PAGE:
In the first chapter of his book, Simon Lindgren says that “throughout history, key shifts in technological ability and practice have changed how people relate to the social sphere and the world around them.”¹
And while technological ability and practice have changed manyfold over the past decades, I would argue that, at no previous point, did our technological ability and especially our technological practice change as drastically as it did one and a half years ago. (This is, taking “technological practice” as meaning the way we interact with the digital).
Yup, in this blog post we’re turning the clock back to early 2020. I know we’d all like to collectively rip that year out of the calendar — but stay with me.
Changes to our technological practice
As coronavirus began to travel around the world in early 2020 and country after country went into lockdown, people at almost every workplace and social institution had to find new ways of being together — while staying apart. Granted then the technological abilities needed to conduct, for example an online meeting, were already in place (Zoom was founded in 2011 and we’ve had video chats and Skype long before that), but for most people these technologies weren’t integral to their everyday lives. So, as everything suddenly became remote, our technological practice had to change.
And it did.
Quite quickly, we became used to the awkwardness of online tutorials in Kaltura Live Room, after-work online borrellen, and the odd but hilarious Zoom meeting fail. And as we did, governments began to talk about “a new normal.” The longer lockdowns lasted, and as yet another wave of infections washed over our country, we began to adjust our minds to the idea that social interactions wouldn’t be the same in a post-pandemic world.
To come back to Lindgren’s statement, then I believe it’s still too early to pass judgement on the extent to which peoples’ way of relating to the social sphere and the world around them has changed after a year and a half of largely online social interactions.
However, I do think we can make some observations about our way of relating to and interacting with the digital by asking whether we can also talk about “a new normal” for our relationship with the digital?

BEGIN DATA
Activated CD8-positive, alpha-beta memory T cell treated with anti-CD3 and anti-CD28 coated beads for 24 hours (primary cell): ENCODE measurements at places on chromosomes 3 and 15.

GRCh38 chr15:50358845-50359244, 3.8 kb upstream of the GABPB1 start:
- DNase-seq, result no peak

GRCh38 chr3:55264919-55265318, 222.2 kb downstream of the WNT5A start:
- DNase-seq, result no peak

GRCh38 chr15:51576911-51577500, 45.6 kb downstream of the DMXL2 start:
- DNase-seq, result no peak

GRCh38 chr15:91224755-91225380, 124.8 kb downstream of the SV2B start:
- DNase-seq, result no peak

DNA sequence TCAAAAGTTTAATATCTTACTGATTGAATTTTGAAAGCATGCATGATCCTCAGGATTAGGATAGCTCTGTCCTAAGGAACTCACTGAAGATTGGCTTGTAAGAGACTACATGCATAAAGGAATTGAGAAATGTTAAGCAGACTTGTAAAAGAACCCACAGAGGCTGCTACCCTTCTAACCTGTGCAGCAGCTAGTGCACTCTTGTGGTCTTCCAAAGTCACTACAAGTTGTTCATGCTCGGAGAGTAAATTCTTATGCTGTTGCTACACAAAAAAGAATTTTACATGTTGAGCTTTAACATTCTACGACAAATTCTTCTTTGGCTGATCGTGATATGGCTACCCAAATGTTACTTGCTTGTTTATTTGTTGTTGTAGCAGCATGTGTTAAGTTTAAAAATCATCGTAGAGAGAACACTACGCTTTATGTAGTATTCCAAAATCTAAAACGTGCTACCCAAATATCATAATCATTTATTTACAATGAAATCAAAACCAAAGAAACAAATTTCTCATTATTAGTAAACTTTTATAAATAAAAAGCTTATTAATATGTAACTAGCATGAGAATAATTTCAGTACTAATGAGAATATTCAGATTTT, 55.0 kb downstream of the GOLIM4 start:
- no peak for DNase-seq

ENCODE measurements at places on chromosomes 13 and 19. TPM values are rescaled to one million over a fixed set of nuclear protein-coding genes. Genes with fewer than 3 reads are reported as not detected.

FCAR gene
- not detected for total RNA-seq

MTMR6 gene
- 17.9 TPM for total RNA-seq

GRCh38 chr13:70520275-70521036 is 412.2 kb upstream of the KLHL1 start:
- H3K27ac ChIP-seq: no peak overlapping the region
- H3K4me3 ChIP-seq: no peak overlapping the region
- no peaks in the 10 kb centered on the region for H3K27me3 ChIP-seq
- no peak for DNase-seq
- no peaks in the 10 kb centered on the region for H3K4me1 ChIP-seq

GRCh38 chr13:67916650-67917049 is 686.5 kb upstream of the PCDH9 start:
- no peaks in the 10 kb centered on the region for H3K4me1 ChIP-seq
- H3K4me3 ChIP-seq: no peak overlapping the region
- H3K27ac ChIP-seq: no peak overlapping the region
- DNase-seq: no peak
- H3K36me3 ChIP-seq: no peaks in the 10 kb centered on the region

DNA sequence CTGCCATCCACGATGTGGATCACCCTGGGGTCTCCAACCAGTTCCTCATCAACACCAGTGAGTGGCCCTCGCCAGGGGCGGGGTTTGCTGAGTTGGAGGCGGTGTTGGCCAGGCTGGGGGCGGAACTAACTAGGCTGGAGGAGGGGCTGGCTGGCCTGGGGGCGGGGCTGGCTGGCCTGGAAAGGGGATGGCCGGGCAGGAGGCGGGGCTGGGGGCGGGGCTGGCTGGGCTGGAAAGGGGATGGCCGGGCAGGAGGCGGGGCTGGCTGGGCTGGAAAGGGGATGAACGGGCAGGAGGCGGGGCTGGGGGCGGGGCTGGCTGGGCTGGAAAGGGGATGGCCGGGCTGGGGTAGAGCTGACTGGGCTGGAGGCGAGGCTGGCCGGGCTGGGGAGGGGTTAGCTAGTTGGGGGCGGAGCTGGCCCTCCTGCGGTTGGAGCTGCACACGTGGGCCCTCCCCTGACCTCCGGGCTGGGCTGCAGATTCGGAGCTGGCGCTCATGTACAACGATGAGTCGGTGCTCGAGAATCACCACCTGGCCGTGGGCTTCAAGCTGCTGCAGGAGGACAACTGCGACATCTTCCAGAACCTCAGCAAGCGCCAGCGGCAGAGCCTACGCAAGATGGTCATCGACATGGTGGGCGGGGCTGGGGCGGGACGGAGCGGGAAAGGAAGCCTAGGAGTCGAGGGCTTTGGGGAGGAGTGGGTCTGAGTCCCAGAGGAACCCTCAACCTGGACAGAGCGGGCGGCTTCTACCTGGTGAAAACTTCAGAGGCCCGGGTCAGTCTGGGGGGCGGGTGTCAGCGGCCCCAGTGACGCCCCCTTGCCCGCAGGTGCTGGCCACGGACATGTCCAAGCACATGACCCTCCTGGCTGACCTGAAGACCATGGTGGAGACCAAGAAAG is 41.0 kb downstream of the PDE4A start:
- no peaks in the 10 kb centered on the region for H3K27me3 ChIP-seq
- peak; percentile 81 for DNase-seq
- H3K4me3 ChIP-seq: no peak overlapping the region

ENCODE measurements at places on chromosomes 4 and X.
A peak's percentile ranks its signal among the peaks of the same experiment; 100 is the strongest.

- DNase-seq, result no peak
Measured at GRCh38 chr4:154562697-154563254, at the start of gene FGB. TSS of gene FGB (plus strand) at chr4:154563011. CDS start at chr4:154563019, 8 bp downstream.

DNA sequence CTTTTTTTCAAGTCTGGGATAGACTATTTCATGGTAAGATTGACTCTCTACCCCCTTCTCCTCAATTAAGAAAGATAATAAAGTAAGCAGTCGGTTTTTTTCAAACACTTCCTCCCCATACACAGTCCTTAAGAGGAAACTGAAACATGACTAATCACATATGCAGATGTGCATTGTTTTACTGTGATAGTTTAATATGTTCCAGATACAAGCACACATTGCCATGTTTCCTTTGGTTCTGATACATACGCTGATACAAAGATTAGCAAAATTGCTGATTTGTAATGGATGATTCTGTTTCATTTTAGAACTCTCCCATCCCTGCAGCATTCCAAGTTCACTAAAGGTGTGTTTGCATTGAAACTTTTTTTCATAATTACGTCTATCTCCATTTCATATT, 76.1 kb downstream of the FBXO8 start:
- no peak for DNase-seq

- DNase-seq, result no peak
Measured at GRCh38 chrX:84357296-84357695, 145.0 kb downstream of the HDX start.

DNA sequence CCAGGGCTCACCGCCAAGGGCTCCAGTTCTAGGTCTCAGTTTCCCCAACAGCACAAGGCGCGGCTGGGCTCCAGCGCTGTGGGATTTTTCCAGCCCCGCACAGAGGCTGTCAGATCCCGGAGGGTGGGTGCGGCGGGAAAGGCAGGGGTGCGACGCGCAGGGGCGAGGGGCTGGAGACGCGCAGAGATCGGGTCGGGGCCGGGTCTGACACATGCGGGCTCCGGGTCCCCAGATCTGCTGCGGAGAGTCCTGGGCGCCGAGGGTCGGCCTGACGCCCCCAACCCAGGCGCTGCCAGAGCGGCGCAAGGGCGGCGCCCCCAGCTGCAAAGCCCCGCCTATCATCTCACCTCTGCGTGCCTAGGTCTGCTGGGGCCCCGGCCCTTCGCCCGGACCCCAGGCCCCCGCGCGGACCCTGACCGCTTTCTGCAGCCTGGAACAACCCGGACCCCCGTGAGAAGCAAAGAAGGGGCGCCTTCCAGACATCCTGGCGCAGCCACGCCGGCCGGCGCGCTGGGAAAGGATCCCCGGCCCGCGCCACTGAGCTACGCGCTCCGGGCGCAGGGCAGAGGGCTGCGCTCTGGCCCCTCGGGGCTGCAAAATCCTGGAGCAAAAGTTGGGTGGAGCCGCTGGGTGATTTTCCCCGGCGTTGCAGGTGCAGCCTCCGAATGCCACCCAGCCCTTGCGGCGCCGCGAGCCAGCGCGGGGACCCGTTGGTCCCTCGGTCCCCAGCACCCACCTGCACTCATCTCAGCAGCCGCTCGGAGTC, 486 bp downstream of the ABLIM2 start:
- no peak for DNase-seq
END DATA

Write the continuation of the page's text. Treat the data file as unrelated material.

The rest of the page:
Personally, I’m not sure but that’s why I’m happy to explore it in this post.
Two observations about our relationship with the digital
On one hand, many people have developed an increased appreciation for the digital. While previously, it was handy to video call your dad and have him guide you through the process of unclogging the drain in your new apartment, social distancing might have made video call the only way of cultivating a sense of togetherness with your family. And despite your frustrations with online teaching, you’ve probably (at least once) thanked technology for allowing you to continue your education. As it often happens, then we take things for granted until we really come to rely on them.
On the other hand, though many of our daily activities went online, then we didn’t really change the way in which we did those activities. I was reminded of this in a lecture last week when the professor (halfway out of frustration with a microphone issue) said that even though streaming had changed the mode of lectures, it hadn’t changed the way of delivering them.
The point she made in those few frustrated sentences was that our way of using the digital space was, in fact, not very creative: She was still standing behind the podium in a lecture hall, much as she’d done before. I don’t think this lack of innovativeness comes from want of technical ability (because there are a lot of cool features we could play around with online) but rather a lack of will to change our technological practice too dramatically.
In the context of the pandemic and being, in many ways forced, to participate in a technological practice that’s more integral to our everyday lives, I think many of us developed a resistance to this change. My hypothesis is that the lack of will to change our technological practice too dramatically (for example by radically changing the way a lecture is delivered) was born out of the hope that things would only be temporary.
In this way, there isn’t talk about a new normal in our relationship to the digital because although it suddenly was a primary mode of instruction (to stick with the example of a lecture), it was still treated as secondary since the whole structure of the class was the same as when things were on-campus.
These are just a few of my observations but there are many more to be made — and I would love to hear your take on this question.
Do you think we’ve entered a new normal for our relationship with the digital?
¹ Lindgren, Simon. “Digital Society” in Digital Media and Society. (London: SAGE Publications, 2017), 15.
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